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|Web of Science®
|Protection from radiation-induced apoptosis by the radioprotector amifostine (WR-2721) is radiation dose dependent
|Cell Biology and Toxicology: an international journal devoted to research at the cellular level, 2014; 30(1):55-66
|Rebecca J. Ormsby, Mark D. Lawrence, Benjamin J. Blyth, Katrina Bexis, Eva Bezak, Jeffrey S. Murley, David J. Grdina, Pamela J. Sykes
|The radioprotective agent amifostine is a free radical scavenger that can protect cells from the damaging effects of ionising radiation when administered prior to radiation exposure. However, amifostine has also been shown to protect cells from chromosomal mutations when administered after radiation exposure. As apoptosis is a common mechanism by which cells with mutations are removed from the cell population, we investigated whether amifostine stimulates apoptosis when administered after radiation exposure. We chose to study a relatively low dose which is the maximum radiation dose for radiation emergency workers (0.25 Gy) and a high dose relevant to radiotherapy exposures (6 Gy). Mice were administered 400 mg/kg amifostine 30 min before, or 3 h after, whole-body irradiation with 0.25 or 6 Gy X-rays and apoptosis was analysed 3 or 7 h later in spleen and bone marrow. We observed a significant increase in radiation-induced apoptosis in the spleen of mice when amifostine was administered before or after 0.25 Gy X-rays. In contrast, when a high dose of radiation was used (6 Gy), amifostine caused a reduction in radiation-induced apoptosis 3 h post-irradiation in spleen and bone marrow similar to previously published studies. This is the first study to investigate the effect of amifostine on radiation-induced apoptosis at a relatively low radiation dose and the first to demonstrate that while amifostine can reduce apoptosis from high doses of radiation, it does not mediate the same effect in response to low-dose exposures. These results suggest that there may be a dose threshold at which amifostine protects from radiation-induced apoptosis and highlight the importance of examining a range of radiation doses and timepoints.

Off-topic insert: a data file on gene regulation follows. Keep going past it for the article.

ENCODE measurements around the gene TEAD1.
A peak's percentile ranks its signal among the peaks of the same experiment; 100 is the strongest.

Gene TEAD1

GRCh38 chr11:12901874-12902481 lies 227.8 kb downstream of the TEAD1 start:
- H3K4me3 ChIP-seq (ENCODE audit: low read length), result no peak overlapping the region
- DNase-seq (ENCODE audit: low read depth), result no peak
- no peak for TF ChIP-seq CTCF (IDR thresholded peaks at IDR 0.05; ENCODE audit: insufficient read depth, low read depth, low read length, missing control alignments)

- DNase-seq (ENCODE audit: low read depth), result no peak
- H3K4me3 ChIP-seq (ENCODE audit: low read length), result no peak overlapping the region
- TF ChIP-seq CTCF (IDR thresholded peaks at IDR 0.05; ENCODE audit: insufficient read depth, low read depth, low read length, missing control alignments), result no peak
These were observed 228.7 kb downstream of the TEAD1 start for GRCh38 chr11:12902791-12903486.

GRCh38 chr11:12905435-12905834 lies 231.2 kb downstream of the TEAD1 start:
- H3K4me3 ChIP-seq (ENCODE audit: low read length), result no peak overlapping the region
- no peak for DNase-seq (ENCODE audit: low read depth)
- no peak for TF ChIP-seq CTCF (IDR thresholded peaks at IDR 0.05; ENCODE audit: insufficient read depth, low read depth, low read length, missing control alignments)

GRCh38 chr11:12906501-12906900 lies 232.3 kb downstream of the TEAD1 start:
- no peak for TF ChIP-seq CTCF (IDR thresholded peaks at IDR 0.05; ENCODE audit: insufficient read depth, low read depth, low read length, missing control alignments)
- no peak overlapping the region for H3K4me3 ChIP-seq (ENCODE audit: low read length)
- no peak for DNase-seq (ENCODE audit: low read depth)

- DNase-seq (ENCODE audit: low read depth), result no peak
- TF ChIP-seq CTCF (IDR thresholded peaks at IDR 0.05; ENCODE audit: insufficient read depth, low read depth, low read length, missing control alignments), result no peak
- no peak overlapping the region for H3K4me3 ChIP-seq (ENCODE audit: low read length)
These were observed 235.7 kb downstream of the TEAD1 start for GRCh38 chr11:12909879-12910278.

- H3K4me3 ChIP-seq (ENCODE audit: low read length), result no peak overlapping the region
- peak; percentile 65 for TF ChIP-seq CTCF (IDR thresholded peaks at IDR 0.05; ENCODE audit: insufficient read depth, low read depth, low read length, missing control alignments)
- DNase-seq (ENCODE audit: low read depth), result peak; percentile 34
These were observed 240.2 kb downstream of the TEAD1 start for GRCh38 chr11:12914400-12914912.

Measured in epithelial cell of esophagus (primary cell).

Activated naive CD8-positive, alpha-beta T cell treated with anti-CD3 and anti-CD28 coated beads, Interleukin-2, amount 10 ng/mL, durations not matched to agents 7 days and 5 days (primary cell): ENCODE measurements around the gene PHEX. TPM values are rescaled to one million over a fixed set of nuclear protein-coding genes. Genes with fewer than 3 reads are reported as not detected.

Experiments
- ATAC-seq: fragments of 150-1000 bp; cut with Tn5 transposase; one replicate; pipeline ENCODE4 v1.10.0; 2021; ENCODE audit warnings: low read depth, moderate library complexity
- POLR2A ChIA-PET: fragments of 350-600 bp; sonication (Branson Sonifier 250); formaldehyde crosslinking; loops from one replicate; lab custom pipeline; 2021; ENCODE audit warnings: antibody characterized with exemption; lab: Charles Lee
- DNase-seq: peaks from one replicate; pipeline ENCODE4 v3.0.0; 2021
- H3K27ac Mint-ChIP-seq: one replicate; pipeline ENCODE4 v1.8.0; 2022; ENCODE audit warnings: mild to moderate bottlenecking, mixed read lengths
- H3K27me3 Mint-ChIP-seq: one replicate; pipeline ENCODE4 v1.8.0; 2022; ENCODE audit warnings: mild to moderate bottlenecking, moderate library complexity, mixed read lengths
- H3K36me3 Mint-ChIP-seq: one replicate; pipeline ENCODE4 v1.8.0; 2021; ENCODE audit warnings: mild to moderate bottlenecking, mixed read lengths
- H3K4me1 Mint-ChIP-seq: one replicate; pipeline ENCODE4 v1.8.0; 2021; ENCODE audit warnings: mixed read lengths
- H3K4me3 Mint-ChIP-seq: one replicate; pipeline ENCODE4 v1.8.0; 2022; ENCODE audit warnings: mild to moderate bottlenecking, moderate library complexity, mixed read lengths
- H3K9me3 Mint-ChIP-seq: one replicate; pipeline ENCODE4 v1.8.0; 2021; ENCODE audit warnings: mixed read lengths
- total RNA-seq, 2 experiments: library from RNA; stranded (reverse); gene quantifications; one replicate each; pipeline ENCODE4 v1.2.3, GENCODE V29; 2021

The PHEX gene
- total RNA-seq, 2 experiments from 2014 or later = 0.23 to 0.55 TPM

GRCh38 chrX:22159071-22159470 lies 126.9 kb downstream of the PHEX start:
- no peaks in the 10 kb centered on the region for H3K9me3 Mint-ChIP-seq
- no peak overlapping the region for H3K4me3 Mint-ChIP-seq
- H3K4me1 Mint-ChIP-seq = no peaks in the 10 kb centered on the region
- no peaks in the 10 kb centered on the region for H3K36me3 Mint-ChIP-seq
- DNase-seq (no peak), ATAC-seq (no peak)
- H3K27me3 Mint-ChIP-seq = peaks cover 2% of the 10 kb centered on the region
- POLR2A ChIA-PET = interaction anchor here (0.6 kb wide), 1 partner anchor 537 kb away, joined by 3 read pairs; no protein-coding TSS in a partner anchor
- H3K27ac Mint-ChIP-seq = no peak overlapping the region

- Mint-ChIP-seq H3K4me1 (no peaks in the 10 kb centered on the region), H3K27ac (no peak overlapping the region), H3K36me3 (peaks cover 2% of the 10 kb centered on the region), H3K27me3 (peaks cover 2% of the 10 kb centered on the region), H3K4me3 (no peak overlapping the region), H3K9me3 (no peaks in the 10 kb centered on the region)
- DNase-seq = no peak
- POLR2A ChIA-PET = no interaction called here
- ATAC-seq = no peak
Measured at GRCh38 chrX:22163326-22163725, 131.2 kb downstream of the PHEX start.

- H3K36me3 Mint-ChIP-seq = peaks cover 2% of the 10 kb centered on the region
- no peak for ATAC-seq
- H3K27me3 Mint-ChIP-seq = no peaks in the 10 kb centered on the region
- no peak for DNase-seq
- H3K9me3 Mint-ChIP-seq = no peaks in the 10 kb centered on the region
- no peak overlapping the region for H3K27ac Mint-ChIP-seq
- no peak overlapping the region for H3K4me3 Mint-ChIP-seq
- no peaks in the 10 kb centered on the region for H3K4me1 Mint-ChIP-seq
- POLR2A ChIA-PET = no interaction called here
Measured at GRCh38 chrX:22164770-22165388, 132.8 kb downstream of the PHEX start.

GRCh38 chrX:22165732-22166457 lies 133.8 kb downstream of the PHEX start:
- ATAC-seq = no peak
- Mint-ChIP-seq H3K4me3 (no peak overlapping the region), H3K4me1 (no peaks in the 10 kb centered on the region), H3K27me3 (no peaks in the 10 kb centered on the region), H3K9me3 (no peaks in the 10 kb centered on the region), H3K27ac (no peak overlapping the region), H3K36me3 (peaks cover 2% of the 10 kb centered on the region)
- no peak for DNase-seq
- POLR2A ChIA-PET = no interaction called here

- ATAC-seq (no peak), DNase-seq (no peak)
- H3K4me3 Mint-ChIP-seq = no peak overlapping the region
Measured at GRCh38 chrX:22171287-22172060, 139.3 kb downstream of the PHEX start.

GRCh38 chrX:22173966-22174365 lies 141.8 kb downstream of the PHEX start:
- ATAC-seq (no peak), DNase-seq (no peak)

Free radical scavengers
|© Springer Science+Business Media Dordrecht 2014
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|Aurora harvest 3
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